Tea’s Weird Week: Area 51 and Operation Big Itch
Tea reports on his weird week every Friday.
Every week is a little weird for me, but this week felt especially weird for everyone. The FaceApp (the one that makes you look old) is being called for investigation for it’s potential ties to Russian data mining, you can buy a drone-mounted flamethrower now, the trailer for the Cats movie is freaking people out, a five foot alligator (nicknamed “Chance the Snapper”) was caught in a lagoon in Chicago and in other weird alligator news, there was another story about flushed drugs creating “Alabama Meth-gators,”
But two other stories really grabbed my attention this week, both conspiracy related.
“Lets see them aliens.”
Wow, that Area 51 thing really blew up, huh? Started as a joke, the “Storm Area 51, They Can’t Stop All of Us” Facebook event page now has over 1.5 million people saying they are “going” with more joining all the time. It’s produced a lot of hilarious memes, jokes, and genuine interest in the Area 51 story. A 2018 Netflix doc, Bob Lazar: Area 51 and Flying Saucers, is likely what helped inspired this.
As I watched the number of people saying they were going to the event rapidly rise, I suspected that although the majority were just in it for a laugh, by mathematics alone there had to be some people who actually will show up at the Area 51 site on September 20 (the event date) to try to pole vault over the fence wearing homemade body armor.
Forbes reports in an article titled “Some People are Taking ‘Storming Area 51’ More Seriously Than Others” that:
“Hotels and campsites in the area have reportedly received a boost in reservations because of the event, and the Air Force issued a stern warning to potential raiders.”
I’ve already been there (but not inside, I’m sad to say). I’m working on a book about conspiracy theory (out Aug. 2020 from Feral House) and in 2015 I joined the main subject of my book, a conspiracy theorist (among other things) named Richard McCaslin, in a trip down the Extraterrestrial Highway. We stopped at the Li’l Ale’ E’ Inn, and cruised by the perimeter of Area 51, which is a lot of desert and chain link fence. You’ll be able to read all about my desert adventure in the book, including the similarities between Richard and this “Raid Area 51” event.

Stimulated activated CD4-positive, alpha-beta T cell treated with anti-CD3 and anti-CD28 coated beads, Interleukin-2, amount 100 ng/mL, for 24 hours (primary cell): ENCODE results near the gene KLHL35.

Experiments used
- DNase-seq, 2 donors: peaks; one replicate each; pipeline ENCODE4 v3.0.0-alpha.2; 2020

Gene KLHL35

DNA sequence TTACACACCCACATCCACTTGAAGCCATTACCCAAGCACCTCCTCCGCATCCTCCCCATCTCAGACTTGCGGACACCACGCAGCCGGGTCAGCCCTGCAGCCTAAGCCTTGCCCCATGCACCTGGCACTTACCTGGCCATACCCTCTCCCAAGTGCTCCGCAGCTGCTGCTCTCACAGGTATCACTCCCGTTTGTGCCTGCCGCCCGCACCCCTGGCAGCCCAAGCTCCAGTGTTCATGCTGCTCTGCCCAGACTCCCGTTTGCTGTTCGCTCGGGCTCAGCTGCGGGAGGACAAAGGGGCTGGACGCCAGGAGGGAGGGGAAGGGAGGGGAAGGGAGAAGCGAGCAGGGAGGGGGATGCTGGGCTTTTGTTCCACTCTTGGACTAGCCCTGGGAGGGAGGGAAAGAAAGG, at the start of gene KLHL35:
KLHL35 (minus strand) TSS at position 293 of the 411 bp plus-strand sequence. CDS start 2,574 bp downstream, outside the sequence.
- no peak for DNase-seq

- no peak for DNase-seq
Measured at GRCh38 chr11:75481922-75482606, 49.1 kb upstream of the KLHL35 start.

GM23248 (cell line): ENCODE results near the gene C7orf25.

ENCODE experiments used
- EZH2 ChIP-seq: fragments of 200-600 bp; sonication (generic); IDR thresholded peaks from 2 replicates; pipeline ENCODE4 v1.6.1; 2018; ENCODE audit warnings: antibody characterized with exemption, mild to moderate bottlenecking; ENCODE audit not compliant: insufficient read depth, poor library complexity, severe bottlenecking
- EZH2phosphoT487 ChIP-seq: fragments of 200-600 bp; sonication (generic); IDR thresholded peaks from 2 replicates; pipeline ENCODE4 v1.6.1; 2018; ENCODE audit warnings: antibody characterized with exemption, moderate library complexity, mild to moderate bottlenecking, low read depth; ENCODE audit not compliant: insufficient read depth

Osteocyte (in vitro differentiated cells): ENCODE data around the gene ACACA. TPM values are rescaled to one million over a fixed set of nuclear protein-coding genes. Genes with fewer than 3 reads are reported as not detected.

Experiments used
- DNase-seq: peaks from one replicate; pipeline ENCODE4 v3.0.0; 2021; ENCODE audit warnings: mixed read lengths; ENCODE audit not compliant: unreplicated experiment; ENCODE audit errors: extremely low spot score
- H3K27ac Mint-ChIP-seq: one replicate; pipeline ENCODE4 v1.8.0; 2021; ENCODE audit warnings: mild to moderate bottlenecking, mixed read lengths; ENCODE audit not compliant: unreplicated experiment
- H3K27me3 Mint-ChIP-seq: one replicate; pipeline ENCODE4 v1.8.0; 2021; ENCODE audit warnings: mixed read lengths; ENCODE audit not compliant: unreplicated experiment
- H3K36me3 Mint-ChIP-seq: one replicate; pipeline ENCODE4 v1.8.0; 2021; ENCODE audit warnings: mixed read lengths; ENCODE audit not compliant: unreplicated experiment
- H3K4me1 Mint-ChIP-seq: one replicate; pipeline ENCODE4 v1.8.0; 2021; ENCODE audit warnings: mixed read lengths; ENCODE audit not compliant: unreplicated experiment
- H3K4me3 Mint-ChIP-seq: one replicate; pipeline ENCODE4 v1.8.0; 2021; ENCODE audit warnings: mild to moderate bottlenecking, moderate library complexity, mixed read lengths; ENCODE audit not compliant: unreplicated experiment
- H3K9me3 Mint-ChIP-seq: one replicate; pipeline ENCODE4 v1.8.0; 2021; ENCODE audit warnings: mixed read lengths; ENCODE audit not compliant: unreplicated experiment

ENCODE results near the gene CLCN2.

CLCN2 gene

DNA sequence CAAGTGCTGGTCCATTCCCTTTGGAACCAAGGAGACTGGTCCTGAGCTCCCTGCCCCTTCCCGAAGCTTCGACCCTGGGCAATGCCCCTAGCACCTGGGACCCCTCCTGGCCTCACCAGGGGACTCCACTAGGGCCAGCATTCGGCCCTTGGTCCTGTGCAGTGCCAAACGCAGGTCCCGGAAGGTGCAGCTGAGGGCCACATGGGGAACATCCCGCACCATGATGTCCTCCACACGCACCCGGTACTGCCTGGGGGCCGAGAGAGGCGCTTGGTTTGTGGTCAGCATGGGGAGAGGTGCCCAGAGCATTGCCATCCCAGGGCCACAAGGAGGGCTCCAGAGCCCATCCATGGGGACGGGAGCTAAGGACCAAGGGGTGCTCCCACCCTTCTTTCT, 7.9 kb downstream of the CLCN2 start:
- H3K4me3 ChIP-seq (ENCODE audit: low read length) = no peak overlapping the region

Here’s a picture I took of the Extraterrestrial Highway sign. I was amused to see that a local bar’s “I Closed Wolski’s” sticker, an omnipresent sight here in Milwaukee, made it all the way down there (in the upper left corner of the sign).
As for attempting to raid Area 51, let me say that despite the event title, I’m pretty sure the base can stop you all, probably with a couple of well placed machine guns. So please just stick to making funny memes and keep yourself out of jail and free of bullet wounds.
Thanks to my friend Wendy who shared a link with me to an article titled “House orders Pentagon to say if it weaponized ticks and released them,” (and it’s been picked up by many news outlets over the last few days) which alleges that Lyme disease could have been part of an experiment to see how it could be spread in a military lab creation. It immediately reminded me of my conspiracy research. While working on the book, I’ve been studying programs that might sound like a conspiracy theory, but turned out to be true. Among the most bizarre were military attempts to weaponize bugs and bacteria in the 1950s.
These included the wonderfully titled Operation Big Itch, a 1954 deployment of cluster bombs filled with hundreds of thousands of fleas, dropped on a controlled testing site in Utah.
Operation Big Buzz was launched the following year, an experiment to see if 300,000 mosquitoes and dispersed from an airplane above Georgia. Further tests with mosquitoes in Georgia and Florida occurred 1956-58 including Operation Drop Kick and Operation May Day.
Another bizarre experiment was Operation Sea-Spray in 1950, in which the unsuspecting population of San Francisco was sprayed with bacteria, which led to at least 11 people getting serious urinary tract infections (one died) and was possibly responsible for heart valve infections and infections to intravenous drug users.
The catalyst for this recent inquiry to the Pentagon about ticks comes from a book published this year titled Bitten: The Secret History of Lime Disease and Biological Weapons by Kris Newby, which is now at the top of my “to read” list. I’m curious to see Newby’s research and if she lays out a compelling case. I’ll follow up in this column when I’m done reading it.
This Week’s Links
I had a great time leading a discussion with Linda S. Godfrey at Boswell Book Company for her new book I Know What I Saw. I wrote about the book for the Shepherd Express here: https://shepherdexpress.com/arts-and-entertainment/books/linda-s-godfrey-looks-for-monsters-in-i-know-what-i-saw/
Next tours I’m leading: Milwaukee Ghost Walks Third Ward tour tomorrow (7/20) and next Saturday, 7/27. CLICK HERE for tickets. I’m also doing the Cream City Tours Riverwest Pinball Wizards tour on 7/28, Facebook event HERE.
My new book Apocalypse Any Day Now: Deep Underground with America’s Doomsday Preppers can be found here: www.chicagoreviewpress.com/ApocalypseAnyDayNow